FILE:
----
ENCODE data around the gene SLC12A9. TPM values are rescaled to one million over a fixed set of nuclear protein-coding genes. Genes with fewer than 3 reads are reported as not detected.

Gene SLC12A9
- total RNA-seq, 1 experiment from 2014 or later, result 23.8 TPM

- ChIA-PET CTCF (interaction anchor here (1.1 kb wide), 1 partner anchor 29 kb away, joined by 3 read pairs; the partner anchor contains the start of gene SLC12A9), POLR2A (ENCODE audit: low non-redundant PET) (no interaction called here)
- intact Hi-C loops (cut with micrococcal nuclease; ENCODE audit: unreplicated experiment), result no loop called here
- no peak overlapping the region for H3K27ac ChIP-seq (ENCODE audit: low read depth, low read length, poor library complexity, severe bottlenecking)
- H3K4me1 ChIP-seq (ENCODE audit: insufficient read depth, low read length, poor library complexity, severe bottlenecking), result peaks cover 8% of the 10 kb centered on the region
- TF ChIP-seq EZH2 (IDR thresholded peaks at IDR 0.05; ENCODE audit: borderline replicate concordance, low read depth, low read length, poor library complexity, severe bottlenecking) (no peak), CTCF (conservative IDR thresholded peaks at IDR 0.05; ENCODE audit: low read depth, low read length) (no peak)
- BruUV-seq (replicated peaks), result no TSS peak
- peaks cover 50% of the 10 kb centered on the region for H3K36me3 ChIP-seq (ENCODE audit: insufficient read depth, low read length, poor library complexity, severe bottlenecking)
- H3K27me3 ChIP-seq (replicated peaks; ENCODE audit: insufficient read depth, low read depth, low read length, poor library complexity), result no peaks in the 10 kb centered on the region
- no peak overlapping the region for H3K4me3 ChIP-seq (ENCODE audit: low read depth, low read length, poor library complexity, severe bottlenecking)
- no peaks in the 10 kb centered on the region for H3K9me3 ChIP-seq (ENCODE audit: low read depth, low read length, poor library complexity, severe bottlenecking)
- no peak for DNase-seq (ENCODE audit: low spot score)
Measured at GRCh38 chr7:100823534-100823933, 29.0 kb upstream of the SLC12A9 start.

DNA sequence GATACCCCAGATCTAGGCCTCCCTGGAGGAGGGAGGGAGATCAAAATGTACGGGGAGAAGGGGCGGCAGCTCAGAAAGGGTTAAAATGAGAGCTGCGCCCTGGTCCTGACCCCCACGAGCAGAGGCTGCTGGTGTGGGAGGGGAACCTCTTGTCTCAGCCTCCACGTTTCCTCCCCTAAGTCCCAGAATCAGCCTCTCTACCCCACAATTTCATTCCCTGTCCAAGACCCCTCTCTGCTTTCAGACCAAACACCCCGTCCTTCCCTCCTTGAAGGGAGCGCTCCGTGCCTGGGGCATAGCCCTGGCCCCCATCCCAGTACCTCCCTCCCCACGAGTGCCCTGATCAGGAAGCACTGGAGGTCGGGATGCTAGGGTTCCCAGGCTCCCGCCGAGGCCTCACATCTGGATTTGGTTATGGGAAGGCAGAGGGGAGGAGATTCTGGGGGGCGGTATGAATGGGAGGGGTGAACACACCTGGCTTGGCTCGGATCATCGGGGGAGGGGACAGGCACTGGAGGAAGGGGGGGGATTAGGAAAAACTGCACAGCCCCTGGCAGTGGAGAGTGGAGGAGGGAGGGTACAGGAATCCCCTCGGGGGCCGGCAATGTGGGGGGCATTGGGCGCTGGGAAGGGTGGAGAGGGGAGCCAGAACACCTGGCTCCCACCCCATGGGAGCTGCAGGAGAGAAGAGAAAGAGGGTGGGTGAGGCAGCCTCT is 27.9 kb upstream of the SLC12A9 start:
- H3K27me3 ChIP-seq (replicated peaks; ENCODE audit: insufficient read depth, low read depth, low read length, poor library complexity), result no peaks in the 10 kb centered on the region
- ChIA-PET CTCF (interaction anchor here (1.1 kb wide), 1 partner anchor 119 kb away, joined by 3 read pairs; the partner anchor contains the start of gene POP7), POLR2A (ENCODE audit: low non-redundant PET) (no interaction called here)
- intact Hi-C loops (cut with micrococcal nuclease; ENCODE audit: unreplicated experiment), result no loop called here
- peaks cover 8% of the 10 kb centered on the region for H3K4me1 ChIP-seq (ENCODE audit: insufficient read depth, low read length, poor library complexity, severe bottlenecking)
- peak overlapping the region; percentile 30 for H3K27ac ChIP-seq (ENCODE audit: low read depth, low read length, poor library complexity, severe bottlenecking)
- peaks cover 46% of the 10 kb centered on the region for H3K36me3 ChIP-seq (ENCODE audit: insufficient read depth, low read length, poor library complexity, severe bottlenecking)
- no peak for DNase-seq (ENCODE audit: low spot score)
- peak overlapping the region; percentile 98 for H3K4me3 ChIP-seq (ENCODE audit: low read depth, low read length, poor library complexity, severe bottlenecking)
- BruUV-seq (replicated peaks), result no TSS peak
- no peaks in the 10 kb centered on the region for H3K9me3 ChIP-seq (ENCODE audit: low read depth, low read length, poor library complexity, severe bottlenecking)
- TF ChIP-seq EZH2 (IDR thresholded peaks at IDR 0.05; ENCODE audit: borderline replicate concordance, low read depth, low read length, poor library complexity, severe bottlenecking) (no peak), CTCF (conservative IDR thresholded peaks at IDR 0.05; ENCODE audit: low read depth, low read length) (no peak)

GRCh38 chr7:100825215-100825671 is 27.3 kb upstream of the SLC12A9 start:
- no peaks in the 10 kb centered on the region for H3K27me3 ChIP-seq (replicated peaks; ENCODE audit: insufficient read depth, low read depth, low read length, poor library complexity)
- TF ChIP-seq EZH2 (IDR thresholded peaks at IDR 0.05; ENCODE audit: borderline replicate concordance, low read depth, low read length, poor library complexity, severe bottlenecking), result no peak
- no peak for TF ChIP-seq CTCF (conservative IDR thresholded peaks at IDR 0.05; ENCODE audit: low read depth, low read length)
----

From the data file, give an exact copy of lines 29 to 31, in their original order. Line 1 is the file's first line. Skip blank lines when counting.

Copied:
- no peaks in the 10 kb centered on the region for H3K27me3 ChIP-seq (replicated peaks; ENCODE audit: insufficient read depth, low read depth, low read length, poor library complexity)
- TF ChIP-seq EZH2 (IDR thresholded peaks at IDR 0.05; ENCODE audit: borderline replicate concordance, low read depth, low read length, poor library complexity, severe bottlenecking), result no peak
- no peak for TF ChIP-seq CTCF (conservative IDR thresholded peaks at IDR 0.05; ENCODE audit: low read depth, low read length)